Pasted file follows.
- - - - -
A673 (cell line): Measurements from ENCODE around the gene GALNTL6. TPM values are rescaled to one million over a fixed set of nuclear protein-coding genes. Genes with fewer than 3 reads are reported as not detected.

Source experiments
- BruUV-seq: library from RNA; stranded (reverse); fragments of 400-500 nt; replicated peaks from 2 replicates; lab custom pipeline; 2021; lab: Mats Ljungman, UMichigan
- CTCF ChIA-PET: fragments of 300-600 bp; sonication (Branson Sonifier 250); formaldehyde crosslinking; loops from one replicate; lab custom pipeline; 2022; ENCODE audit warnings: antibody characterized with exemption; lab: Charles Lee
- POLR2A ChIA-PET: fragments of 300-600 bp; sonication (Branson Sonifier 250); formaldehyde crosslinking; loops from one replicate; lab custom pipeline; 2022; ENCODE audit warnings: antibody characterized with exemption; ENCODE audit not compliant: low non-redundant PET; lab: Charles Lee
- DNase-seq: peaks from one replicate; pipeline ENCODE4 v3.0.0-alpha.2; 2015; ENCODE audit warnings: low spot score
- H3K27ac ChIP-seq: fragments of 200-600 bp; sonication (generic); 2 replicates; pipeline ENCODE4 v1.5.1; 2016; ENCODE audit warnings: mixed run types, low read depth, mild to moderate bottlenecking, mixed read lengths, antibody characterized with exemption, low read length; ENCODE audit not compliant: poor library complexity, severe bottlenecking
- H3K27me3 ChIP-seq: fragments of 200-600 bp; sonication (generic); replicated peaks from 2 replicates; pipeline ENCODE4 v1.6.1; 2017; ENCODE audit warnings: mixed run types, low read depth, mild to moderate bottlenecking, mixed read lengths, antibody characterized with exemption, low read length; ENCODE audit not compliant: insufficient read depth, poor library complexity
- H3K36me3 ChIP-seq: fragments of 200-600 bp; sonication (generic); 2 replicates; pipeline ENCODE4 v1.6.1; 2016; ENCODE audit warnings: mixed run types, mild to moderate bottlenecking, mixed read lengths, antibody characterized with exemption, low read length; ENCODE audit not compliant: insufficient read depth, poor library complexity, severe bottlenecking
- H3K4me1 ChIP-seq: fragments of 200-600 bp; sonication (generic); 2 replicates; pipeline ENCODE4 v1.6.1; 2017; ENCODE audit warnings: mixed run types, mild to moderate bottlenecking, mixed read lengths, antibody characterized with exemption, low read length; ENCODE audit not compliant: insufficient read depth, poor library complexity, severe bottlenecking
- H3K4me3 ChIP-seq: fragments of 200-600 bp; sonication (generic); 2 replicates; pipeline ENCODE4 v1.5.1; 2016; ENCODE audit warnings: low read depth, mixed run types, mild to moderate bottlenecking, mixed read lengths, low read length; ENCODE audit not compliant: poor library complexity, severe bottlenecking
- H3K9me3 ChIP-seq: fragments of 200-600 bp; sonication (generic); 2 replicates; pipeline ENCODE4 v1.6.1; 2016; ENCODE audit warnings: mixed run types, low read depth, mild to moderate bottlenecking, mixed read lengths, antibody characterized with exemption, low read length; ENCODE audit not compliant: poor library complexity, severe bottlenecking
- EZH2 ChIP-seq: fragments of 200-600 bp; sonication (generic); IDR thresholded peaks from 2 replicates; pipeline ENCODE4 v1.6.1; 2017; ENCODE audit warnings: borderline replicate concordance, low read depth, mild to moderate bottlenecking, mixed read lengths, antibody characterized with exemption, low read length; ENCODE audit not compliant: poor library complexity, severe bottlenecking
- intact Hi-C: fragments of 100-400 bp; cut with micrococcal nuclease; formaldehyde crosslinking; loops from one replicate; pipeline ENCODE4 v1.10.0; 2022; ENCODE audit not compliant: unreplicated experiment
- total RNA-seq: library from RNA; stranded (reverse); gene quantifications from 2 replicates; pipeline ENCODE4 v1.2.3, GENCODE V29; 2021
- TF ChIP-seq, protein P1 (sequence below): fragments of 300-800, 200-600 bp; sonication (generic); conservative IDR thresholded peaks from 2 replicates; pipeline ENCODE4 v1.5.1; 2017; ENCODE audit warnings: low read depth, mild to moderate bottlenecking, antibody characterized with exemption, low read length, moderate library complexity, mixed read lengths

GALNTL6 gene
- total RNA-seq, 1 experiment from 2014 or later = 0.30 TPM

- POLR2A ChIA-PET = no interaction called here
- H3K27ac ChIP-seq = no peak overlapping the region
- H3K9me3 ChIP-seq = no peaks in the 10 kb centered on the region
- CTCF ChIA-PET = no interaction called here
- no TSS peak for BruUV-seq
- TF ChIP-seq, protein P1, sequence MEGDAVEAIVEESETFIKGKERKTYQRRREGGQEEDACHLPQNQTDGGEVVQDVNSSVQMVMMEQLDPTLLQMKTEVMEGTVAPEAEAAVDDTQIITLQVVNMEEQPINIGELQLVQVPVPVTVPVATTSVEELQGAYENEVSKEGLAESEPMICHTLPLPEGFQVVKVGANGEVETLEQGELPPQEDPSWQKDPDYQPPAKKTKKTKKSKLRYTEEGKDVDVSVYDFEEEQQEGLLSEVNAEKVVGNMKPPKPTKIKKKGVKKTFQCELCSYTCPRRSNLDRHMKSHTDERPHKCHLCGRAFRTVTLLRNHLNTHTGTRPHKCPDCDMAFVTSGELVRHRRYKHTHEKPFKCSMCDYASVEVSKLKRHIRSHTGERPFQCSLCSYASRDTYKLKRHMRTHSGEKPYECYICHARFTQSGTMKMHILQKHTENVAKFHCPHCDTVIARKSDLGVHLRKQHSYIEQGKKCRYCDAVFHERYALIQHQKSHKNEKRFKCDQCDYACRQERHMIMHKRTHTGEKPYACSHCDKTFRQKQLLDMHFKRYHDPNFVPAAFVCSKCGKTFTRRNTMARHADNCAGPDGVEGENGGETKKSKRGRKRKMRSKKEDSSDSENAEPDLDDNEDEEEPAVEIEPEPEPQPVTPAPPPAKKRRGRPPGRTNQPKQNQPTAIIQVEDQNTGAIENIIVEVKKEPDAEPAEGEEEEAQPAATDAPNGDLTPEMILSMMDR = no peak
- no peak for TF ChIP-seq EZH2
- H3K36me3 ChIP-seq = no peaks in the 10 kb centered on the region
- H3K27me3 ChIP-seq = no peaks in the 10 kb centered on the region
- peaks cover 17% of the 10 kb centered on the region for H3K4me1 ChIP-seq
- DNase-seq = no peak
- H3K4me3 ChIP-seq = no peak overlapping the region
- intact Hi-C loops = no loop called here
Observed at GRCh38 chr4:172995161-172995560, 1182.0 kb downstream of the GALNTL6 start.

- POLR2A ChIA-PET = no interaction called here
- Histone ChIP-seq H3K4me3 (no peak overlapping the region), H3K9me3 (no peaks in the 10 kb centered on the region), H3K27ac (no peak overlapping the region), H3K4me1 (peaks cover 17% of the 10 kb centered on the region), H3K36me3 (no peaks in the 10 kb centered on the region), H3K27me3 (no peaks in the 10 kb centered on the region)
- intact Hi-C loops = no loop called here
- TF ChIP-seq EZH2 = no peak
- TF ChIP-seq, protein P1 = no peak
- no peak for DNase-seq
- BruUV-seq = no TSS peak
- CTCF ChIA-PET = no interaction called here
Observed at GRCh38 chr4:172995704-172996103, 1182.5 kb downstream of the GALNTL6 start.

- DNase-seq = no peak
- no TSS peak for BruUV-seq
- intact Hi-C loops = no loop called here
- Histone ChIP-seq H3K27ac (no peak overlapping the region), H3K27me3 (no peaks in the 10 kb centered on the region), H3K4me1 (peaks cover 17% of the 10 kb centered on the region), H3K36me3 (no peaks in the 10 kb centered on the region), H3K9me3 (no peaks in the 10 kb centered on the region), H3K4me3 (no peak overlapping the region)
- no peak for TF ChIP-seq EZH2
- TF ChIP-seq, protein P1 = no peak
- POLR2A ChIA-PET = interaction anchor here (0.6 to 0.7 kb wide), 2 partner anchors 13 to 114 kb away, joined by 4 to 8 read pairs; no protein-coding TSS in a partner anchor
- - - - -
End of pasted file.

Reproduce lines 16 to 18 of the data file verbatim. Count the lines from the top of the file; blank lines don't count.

- TF ChIP-seq, protein P1 (sequence below): fragments of 300-800, 200-600 bp; sonication (generic); conservative IDR thresholded peaks from 2 replicates; pipeline ENCODE4 v1.5.1; 2017; ENCODE audit warnings: low read depth, mild to moderate bottlenecking, antibody characterized with exemption, low read length, moderate library complexity, mixed read lengths

GALNTL6 gene
- total RNA-seq, 1 experiment from 2014 or later = 0.30 TPM